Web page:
A watchdog group backed by Microsoft, Nokia, and others has filed a complaint with the European Commission that accuses Google of using deceptive conduct to thwart mobile operating systems that might challenge Android.
"Google is using its Android mobile operating system as a 'Trojan Horse' to deceive partners, monopolize the mobile marketplace, and control consumer data," Thomas Vinje, Brussels-based counsel to the FairSearch coalition, said in a statement. "We are asking the Commission to move quickly and decisively to protect competition and innovation in this critical market. Failure to act will only embolden Google to repeat its desktop abuses of dominance as consumers increasingly turn to a mobile platform dominated by Google's Android operating system."
Specifically, FairSearch argues that Google requires handset makers that use the Android operating system to pre-load its suite of products, including Google Maps, YouTube, and Google Play.
"This disadvantages other providers, and puts Google's Android in control of consumer data on a majority of smartphones shipped today," according to FairSearch.
FairSearch said this approach is "predatory" because phone manufacturers have few other options given Android's dominance.
"European consumers deserve a rigorous investigation of Google's mobile practices, and real protections against further abuses by Google," said Vinje. "Given Google's track record of ignoring the law, mobile Internet users should be very concerned."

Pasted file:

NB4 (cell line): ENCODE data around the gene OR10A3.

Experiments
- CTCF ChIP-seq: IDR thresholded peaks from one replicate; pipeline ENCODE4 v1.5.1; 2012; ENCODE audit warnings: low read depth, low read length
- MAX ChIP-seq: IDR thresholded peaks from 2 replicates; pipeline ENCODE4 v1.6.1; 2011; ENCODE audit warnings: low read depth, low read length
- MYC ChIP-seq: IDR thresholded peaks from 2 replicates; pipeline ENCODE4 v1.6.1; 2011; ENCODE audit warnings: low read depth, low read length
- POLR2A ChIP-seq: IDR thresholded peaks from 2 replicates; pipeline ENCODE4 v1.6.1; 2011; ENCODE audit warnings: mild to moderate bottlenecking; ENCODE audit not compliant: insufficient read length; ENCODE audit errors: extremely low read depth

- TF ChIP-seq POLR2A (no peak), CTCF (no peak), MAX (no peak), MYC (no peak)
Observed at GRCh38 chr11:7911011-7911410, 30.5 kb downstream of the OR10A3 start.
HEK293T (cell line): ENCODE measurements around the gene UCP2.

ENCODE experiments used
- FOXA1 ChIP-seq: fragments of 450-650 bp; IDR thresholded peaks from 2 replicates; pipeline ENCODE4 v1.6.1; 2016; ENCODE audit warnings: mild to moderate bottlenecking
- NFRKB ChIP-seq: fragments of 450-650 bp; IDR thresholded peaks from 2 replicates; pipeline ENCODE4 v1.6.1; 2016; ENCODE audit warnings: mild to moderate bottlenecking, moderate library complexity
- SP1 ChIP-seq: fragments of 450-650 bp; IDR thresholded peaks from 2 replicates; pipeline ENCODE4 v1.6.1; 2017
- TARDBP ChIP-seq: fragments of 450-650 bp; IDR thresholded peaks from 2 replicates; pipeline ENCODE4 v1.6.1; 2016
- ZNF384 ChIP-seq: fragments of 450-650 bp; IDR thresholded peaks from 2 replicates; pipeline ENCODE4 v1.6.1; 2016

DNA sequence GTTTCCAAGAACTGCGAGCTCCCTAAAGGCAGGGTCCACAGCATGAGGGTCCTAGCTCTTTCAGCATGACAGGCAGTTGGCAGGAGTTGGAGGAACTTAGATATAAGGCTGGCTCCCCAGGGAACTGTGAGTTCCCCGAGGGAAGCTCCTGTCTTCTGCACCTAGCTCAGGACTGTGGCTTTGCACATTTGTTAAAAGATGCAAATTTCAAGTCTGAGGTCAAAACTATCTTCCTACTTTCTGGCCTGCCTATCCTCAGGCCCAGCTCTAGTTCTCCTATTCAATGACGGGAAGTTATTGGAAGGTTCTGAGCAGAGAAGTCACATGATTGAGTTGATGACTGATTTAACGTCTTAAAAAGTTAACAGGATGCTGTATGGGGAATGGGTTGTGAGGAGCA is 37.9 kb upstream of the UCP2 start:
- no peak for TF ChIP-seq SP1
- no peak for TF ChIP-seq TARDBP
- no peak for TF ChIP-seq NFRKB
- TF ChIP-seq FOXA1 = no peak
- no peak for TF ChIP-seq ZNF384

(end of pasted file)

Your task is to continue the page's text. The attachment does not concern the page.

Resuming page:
In a statement, Google said simply that "we continue to work cooperatively with the European Commission."
FairSearch, meanwhile, is made up of some of Google's top mobile rivals - including Microsoft and Nokia, which have a big stake in promoting Windows Phone.
This is not the first time FairSearch has tangled with Google. In 2010, FairSearch spearheaded a public battle against Google's acquisition of ITA, arguing that the deal would result in higher travel prices, fewer travel options, and less innovation in web-based travel search. The Justice Department approved the deal with certain conditions in April 2011. One month earlier, Microsoft announced a deal with travel service Kayak - also a FairSearch member - that integrated Kayak travel info into its Bing search results.
Later in 2011, meanwhile, FairSearch pushed for a "rigorous" investigation into Google's business practices ahead of Google executive chairman Eric Schmidt's appearance on Capitol Hill. That came shortly after Google said the Federal Trade Commission was investigating its business. Ultimately, Google got a slap on the wrist from the FTC.